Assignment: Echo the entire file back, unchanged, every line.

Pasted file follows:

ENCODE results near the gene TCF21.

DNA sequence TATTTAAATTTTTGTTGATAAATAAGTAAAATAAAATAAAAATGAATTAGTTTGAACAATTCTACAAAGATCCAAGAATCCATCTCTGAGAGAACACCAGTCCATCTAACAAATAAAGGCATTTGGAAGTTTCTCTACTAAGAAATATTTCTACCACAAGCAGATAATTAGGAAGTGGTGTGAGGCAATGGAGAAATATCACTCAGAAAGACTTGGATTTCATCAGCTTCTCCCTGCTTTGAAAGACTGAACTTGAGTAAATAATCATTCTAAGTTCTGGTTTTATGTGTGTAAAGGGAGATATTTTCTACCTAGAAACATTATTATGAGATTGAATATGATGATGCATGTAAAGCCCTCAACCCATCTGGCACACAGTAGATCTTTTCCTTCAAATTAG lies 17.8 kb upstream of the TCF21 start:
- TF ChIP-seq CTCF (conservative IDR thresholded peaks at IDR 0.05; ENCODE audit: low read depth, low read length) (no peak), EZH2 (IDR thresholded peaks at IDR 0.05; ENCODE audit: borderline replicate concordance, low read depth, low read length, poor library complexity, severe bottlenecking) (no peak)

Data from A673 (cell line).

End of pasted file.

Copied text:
ENCODE results near the gene TCF21.

DNA sequence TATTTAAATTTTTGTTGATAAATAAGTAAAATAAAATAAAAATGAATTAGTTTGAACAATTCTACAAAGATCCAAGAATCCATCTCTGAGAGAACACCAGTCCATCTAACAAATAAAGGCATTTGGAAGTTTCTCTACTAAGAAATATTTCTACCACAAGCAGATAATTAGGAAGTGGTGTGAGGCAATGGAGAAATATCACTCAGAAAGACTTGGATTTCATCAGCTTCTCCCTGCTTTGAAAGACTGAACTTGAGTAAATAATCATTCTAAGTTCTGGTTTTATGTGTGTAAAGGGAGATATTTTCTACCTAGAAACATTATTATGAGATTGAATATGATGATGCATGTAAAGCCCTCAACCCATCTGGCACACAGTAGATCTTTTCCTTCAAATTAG lies 17.8 kb upstream of the TCF21 start:
- TF ChIP-seq CTCF (conservative IDR thresholded peaks at IDR 0.05; ENCODE audit: low read depth, low read length) (no peak), EZH2 (IDR thresholded peaks at IDR 0.05; ENCODE audit: borderline replicate concordance, low read depth, low read length, poor library complexity, severe bottlenecking) (no peak)

Data from A673 (cell line).